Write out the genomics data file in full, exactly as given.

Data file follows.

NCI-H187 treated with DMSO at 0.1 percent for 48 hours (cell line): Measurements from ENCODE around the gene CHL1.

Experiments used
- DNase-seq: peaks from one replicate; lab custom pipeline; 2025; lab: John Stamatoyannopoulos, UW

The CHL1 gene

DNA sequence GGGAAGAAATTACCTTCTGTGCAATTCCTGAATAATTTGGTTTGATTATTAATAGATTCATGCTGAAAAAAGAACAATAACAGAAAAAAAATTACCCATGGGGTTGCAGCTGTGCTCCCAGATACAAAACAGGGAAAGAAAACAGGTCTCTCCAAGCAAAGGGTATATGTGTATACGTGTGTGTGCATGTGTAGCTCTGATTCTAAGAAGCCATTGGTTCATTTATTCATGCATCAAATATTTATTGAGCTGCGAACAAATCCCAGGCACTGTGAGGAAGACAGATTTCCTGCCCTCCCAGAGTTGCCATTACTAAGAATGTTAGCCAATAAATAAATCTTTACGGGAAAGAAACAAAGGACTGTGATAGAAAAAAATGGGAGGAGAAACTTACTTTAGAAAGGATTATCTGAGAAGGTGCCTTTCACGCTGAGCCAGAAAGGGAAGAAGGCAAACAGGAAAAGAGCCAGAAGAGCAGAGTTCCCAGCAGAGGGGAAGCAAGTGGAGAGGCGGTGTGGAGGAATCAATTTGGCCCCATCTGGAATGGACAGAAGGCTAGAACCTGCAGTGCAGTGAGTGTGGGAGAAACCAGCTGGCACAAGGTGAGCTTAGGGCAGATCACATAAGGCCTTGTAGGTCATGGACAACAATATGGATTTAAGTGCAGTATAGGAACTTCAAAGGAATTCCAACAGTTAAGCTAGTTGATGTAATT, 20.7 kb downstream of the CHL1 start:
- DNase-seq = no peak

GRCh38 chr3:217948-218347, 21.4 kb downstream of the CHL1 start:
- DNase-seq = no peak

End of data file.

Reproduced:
NCI-H187 treated with DMSO at 0.1 percent for 48 hours (cell line): Measurements from ENCODE around the gene CHL1.

Experiments used
- DNase-seq: peaks from one replicate; lab custom pipeline; 2025; lab: John Stamatoyannopoulos, UW

The CHL1 gene

DNA sequence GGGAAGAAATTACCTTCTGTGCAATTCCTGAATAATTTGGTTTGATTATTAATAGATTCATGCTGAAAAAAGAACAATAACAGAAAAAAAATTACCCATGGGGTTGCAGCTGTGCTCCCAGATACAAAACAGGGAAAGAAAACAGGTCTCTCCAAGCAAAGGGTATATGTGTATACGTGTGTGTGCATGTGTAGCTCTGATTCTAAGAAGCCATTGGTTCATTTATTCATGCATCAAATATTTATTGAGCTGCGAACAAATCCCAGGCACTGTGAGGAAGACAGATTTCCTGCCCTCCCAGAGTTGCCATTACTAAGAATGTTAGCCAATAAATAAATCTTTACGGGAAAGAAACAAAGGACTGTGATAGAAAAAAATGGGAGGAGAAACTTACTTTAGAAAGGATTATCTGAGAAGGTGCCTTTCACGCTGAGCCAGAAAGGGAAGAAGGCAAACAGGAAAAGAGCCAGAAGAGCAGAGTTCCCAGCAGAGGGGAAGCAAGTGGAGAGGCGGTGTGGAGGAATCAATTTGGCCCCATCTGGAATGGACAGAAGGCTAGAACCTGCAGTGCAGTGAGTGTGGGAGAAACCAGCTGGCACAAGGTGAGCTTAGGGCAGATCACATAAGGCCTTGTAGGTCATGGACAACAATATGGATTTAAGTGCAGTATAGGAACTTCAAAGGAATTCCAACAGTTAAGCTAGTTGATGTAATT, 20.7 kb downstream of the CHL1 start:
- DNase-seq = no peak

GRCh38 chr3:217948-218347, 21.4 kb downstream of the CHL1 start:
- DNase-seq = no peak